IN MEMORIAM: David Charles Walker ’73, composer of “General Seminary”


The Rev. David Charles Walker, Class of 1973, — priest, chaplain, organist and composer — died Dec. 3, 2018. He served as chaplain and director of pastoral care at Good Samaritan Hospital in Los Angeles from 1991 – 2003 and previously served congregations in San Diego, Beverly Hills, and Brooklyn New York.

Walker also served General as Organist and Director of Music. He composed two hymn tunes included in Hymnal 1982: “General Seminary,” with the text “King of Glory, King of Peace” by George Herbert (Hymn 382), and “Point Loma,” with the text “Baptized in water” (Hymn 294).

After serving three years on the General’s faculty, he moved to parish life, becoming rector of St. Philip’s, Dyker Heights-Brooklyn for the next four years. In 1980 he moved to San Diego to become associate rector at All Souls’ Church. Five years later, he began his ministry in the Diocese of Los Angeles as associate for worship and pastoral care at All Saints, Beverly Hills.Walker became interim priest-in-charge at St. Luke’s, Monrovia, in 1990 before moving to Good Samaritan Hospital, by then a century-old diocesan institution, where he served as chaplain and director of pastoral care until his retirement.

Survivors include Walker’s husband, Nam Nguyen; a sister, a niece, and other family members. Walker was predeceased by his previous life partner, David John Falconer, who in 1994 died at the scene of an armed robbery in the Los Feliz section of Los Angeles. Falconer had served with distinction as organist-choirmaster of St. James’ Church and School, Los Angeles, where the historic 1911 Murray Harris Organ was thereafter renovated and named in his memory in 1995. He and Nguyen moved to Las Vegas, returning some years later to live in Long Beach. They were married on Feb. 11, 2015.

 “It was all just part of my personal journey, to serve in a variety of facets of ministry and I enjoyed all of it,” Walker told The Episcopal News after his 2003 retirement from Good Sam. Of his time at General, he said, “Every day became an adventure. That was around the time the new prayer book was coming out. There was no music for the new texts. The psalms were hard to set to music. I’d set a chant and everyone would break up laughing because some texts read well but don’t sing well. I had to invent nearly everything we used.”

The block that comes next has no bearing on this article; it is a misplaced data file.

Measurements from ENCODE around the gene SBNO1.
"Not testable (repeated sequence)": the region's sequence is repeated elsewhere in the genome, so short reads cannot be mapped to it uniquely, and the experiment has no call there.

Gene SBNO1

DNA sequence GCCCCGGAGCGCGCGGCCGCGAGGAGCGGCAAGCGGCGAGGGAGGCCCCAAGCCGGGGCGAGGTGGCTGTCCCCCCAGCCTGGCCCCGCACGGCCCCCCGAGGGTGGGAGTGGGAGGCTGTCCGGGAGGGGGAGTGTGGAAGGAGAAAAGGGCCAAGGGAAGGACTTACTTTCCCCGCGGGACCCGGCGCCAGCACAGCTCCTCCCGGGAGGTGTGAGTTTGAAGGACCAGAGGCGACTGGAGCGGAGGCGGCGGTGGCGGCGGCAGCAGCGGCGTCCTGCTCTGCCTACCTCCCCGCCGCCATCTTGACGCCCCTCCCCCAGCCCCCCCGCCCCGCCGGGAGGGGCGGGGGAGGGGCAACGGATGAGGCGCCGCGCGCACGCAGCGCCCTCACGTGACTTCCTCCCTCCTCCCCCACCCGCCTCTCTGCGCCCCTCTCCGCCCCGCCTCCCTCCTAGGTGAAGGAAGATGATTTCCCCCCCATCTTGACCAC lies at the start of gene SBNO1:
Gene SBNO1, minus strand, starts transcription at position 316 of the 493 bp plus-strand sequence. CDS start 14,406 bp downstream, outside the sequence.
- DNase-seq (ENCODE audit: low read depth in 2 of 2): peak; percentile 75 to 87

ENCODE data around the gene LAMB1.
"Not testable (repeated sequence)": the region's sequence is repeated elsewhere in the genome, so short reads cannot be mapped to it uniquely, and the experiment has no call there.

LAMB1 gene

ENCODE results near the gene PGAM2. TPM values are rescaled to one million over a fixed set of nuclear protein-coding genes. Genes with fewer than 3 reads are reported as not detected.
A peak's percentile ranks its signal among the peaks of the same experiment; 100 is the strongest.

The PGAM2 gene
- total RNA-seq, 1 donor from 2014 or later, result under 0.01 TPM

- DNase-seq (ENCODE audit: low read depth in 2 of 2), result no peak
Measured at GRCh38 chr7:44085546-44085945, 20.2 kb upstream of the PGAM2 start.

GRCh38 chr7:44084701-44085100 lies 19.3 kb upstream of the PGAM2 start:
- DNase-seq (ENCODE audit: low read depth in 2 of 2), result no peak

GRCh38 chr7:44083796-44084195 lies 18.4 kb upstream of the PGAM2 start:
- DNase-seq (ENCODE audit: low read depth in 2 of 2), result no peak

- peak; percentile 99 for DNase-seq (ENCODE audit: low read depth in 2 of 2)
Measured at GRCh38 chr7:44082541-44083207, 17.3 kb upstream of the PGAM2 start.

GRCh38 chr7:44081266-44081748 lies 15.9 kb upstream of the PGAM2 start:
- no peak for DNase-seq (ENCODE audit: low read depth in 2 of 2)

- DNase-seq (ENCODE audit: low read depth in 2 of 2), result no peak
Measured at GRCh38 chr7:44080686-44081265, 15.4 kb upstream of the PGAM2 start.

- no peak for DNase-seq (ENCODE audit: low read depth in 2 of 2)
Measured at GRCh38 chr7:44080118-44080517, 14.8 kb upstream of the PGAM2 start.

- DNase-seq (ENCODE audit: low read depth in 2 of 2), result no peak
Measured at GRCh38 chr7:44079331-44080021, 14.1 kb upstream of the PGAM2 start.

Walker was born in Washington, D.C. on March 17, 1938. He majored in organ and harpsichord at Illinois’ Wesleyan College and earned his bachelor’s degree in music in 1960. He attended the Union Theological Seminary in New York, earning a master of sacred music degree in 1965. After earning his master of divinity degree from General, he was ordained to the diaconate in June 1973 by Bishop Paul Moore, and to the priesthood in May 1974 by Bishop Ned Cole

 Funeral service will be Saturday, January 5, 2019, 12 noon, at St. James’ Church, 3903 Wilshire Blvd., Los Angeles.


IN MEMORIAM, Karen Noble Hanson ‘06


Dr. Karen Noble Hanson, Doctor of Divinity Honoris Causa 2006, died peacefully on November 7, 2018 at the age of 75. Born in Rochester, NY, she was the daughter of the late Joseph L. and Kathryn C. Noble and wife of the late Rev. Dr. Thomas L Hanson, Jr. She is survived by her children, Tammy Tobin, Scott Tobin, Robert Tobin and Timothy Hanson along with their spouses and partners; 12 grandchildren; and siblings, Scott Noble and Penny Tobey. She was predeceased by her sister, Barbara Noble.

Karen loved the fine arts, higher education, civil rights and a caring government. She never backed away from a challenge. A graduate of Brighton High School and a member of its Hall of Fame, she completed her bachelor's degree, cum laude, from the University of Rochester in 1970 and received a Doctor of Humane Letters from St. Augustine's College in 1986. She also served on and chaired the Board of Trustees for the University of Rochester and for the Rochester Philharmonic Orchestra.